The older we get, the more we become conscious of protecting our brains. While there are plenty of ways you can exercise your brain to keep it sharp, diet is one of the most important factors at keeping your brain healthy as you age. A recent study published in the Proceedings of the National Academy of Sciences found that diets low in flavanols may contribute to age-related declines in memory.
Low Flavanol Diet May Contribute to Memory Decline
Flavanols are a type of antioxidant found in many foods, including cocoa, tea, and berries. They have been shown to have a variety of health benefits, including improving cardiovascular health and reducing inflammation. This recent study focused on the cognitive health of 3,500 healthy men and women who were 60 years of age or older. The study was large-scale, randomized, double-blind, and placebo-controlled. The researchers divided the group in half, and then over the next three years gave them a 500mg/day cocoa flavanol supplement or a placebo. (1)
Over the course of these three years, the researchers measured the participants’ cognitive function using a series of tests. They found that the group on the flavanol supplement didn’t perform any better on the tests than the group on the placebo. Where they did see results, however, were in the subgroups.
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High Flavanol Diets Matter
One of the subgroups of this study, however, did show significant improvement on the flavanol supplement. This group were those who had scored for the lowest-quality diet. For those not getting proper nutrition through their diet, they saw significant improvement on memory tests. The researchers also tested for the biomarker that helps to measure flavanol levels. Those with the lowest levels also saw significant cognitive improvement.
What does this tell us? Not that you should be taking a flavanol supplement, per se, but rather that you should be eating a healthy diet with flavanol-rich foods in it. Foods high in flavanols include (2):
- Cocoa powder and dark chocolate
- Walnuts and almonds (in particular, the skins of these nuts are high in flavanols)
- Apples and blueberries
- Red grapes
- Green tea
- Broccoli and spinach
More On Flavanols
Flavanols are also known as polyphenols. They’re a type of antioxidant that helps to protect your body from free radicals. Free radicals are molecules that attack healthy cells, damaging them over time and causing a host of health problems like cancer, heart disease, and diabetes. Flavanols may also help to lower blood pressure and improve insulin resistance. They can even increase the production of nitric oxide, which helps your body relax and dilate blood vessels so that more oxygen-rich blood can flow through them.
Flavanols are a type of flavonoid, which are plant compounds that help to protect the plant’s leaves from UV damage and prevent them from drying out. The more sun a plant is exposed to, the higher its level of flavonoids will be. This is why most high-flavanol foods are plant-based. This is also why foods in which you are consuming the actual leaves, such as dark leafy greens or green tea, are so high in this antioxidant.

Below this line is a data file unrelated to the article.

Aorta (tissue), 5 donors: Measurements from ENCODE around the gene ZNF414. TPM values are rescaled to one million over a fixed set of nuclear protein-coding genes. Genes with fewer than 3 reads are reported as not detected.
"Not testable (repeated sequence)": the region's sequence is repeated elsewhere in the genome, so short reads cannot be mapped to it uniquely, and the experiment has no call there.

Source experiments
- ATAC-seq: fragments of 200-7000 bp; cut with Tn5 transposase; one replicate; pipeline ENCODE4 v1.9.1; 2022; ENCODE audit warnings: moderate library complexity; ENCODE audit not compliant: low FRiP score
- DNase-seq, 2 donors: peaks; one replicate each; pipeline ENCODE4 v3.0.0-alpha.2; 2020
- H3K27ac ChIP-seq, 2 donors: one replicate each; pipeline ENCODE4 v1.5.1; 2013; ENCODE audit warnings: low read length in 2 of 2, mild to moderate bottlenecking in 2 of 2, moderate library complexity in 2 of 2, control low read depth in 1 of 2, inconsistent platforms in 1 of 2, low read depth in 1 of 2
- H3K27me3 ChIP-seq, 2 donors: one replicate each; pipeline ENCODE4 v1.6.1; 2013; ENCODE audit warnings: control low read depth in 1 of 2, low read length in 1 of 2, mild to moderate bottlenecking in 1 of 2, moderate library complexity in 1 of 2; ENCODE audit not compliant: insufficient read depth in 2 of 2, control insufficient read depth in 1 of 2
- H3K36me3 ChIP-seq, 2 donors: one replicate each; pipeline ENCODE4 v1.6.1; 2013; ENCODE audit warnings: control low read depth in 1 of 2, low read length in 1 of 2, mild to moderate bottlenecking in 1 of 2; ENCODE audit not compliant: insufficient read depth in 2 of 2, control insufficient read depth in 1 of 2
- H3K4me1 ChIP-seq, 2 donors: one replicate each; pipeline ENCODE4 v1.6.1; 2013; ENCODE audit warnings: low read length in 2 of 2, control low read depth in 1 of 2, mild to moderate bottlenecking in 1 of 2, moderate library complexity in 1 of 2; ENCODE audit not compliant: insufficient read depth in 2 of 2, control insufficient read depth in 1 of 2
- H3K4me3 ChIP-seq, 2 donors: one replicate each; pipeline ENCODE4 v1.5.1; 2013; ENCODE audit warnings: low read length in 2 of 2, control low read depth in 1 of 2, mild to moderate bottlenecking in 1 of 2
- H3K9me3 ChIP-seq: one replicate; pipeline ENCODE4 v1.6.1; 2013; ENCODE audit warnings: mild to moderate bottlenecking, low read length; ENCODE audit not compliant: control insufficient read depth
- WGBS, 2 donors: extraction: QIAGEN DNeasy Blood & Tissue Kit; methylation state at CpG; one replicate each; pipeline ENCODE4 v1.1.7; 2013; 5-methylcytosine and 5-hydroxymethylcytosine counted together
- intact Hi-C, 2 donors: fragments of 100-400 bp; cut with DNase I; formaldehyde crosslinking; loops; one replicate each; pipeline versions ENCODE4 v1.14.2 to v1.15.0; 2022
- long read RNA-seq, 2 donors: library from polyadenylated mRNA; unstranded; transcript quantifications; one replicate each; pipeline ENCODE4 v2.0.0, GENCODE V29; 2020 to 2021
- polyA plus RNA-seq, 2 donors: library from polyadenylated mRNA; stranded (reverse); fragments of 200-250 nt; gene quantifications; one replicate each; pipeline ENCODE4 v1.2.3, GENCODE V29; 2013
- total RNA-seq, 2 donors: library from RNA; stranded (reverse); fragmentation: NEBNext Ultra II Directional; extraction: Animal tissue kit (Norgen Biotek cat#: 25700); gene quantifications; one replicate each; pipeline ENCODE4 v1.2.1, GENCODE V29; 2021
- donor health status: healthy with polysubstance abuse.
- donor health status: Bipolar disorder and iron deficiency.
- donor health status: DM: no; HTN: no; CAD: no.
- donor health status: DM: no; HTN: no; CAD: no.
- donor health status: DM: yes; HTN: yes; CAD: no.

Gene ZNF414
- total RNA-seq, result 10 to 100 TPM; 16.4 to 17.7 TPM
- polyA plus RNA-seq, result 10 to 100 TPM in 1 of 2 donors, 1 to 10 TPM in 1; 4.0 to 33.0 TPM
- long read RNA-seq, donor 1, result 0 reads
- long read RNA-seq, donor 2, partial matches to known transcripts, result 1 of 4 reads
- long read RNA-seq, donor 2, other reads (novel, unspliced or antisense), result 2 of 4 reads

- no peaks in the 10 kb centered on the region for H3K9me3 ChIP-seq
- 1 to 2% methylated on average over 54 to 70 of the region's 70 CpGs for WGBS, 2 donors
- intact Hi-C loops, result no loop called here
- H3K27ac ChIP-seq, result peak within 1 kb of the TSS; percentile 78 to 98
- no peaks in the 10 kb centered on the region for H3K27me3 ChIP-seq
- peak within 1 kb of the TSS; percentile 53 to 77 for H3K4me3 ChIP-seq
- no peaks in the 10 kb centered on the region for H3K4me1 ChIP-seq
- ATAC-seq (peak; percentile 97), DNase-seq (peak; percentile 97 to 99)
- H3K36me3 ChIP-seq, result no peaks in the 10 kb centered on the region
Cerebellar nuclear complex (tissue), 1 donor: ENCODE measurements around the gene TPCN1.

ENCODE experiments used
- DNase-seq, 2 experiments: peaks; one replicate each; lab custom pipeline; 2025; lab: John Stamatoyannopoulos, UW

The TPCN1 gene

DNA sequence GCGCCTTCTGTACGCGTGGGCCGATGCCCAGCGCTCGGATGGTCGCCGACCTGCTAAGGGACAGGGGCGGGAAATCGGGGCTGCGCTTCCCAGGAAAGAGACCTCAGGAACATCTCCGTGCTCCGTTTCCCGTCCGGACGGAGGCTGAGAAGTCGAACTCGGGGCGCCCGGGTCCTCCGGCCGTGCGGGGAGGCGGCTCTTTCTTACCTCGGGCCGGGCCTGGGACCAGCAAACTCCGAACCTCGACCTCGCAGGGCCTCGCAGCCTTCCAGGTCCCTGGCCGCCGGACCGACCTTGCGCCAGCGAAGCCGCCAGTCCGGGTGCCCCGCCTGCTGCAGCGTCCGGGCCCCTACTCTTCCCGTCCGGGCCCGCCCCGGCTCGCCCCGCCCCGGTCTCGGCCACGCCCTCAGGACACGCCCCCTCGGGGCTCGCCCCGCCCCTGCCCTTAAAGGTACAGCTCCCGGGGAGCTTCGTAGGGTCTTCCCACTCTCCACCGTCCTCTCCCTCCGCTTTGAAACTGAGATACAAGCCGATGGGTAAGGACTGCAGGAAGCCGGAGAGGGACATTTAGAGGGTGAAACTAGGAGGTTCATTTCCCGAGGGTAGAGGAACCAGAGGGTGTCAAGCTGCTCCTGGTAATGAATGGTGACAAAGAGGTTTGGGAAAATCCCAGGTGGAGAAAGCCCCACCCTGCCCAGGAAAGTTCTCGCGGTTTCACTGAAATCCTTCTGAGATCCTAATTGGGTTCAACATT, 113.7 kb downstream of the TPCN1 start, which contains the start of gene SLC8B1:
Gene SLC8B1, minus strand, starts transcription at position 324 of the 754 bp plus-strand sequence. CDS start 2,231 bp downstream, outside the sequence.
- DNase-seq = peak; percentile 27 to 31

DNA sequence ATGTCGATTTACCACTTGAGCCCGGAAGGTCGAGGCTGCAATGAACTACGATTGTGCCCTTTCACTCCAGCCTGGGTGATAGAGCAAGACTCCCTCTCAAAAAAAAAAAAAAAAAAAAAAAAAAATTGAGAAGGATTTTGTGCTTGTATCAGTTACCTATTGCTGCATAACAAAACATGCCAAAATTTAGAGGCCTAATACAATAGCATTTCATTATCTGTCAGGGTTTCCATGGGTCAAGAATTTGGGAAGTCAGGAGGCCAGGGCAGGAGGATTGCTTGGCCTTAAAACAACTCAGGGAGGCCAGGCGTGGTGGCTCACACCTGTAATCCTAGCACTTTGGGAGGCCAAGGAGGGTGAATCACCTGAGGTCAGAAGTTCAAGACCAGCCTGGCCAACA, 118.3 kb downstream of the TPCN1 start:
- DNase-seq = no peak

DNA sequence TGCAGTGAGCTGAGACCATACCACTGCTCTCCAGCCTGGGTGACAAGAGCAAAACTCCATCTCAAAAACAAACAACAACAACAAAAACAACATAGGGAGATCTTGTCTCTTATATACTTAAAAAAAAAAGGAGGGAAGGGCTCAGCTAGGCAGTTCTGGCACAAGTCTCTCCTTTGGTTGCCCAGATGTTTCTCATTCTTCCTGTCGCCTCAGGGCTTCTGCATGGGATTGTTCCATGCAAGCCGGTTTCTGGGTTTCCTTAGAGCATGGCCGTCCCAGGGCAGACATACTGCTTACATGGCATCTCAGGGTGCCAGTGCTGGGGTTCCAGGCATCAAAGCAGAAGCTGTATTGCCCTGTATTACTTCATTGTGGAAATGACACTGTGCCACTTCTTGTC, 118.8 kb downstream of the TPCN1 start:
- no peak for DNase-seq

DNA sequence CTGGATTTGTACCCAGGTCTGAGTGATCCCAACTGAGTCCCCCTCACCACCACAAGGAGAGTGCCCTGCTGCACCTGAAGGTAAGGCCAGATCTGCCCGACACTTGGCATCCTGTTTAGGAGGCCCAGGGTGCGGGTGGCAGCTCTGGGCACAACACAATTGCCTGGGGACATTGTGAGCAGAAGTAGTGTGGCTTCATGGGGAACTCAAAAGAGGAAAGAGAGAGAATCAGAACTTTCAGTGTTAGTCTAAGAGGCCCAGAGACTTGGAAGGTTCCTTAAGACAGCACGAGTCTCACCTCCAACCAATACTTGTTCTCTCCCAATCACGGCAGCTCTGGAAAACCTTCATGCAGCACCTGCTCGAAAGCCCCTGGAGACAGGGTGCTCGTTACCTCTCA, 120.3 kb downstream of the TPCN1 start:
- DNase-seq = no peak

Limitations of the Study
While these findings are certainly intriguing, it’s important to note that the study has several limitations. First, researchers noted that the randomization process was somewhat limited, which could have skewed the study’s findings. In addition, the study included a predominantly white, highly-educated female population. This might limit the generalizability of the findings to the wider population. The authors noted that future studies should include participants from more diverse backgrounds. Study author Doctor Scott Small said:
“Given the importance of the conclusions, additional studies are needed to validate further and confirm that dietary flavanols are nutrients vital for the aging brain:
- Test the flavanols in people who have a more dramatic deficiency than those in our current study (in which, based on the flavanol biomarker, people were only mildly deficient.)
- Better understand the precise mechanisms by which flavanol deficiency causes memory decline.” (3)
The Bottom Line
Despite these limitations, the study provides some interesting insights into the potential benefits of a high-flavanol diet. If future research confirms these findings, it could have important implications for the prevention and treatment of age-related cognitive decline. In the meantime, individuals may want to consider incorporating more flavanol-rich foods into their diets as a way to support their cognitive health.
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- “Dietary flavanols restore hippocampal-dependent memory in older adults with lower diet quality and lower habitual flavanol consumption.” PNAS. Adam M. Brickman, et al. May 30, 2023.
- “Flavonoid-rich foods (FRF): A promising nutraceutical approach against lifespan-shortening diseases.” NCBI. Alhamzah Hasan Waheed Janabi, et al. February 2020.
- “Low-flavanol diets may contribute to age-related memory loss.” Medical News Today. Jessica Norris. May 31, 2023.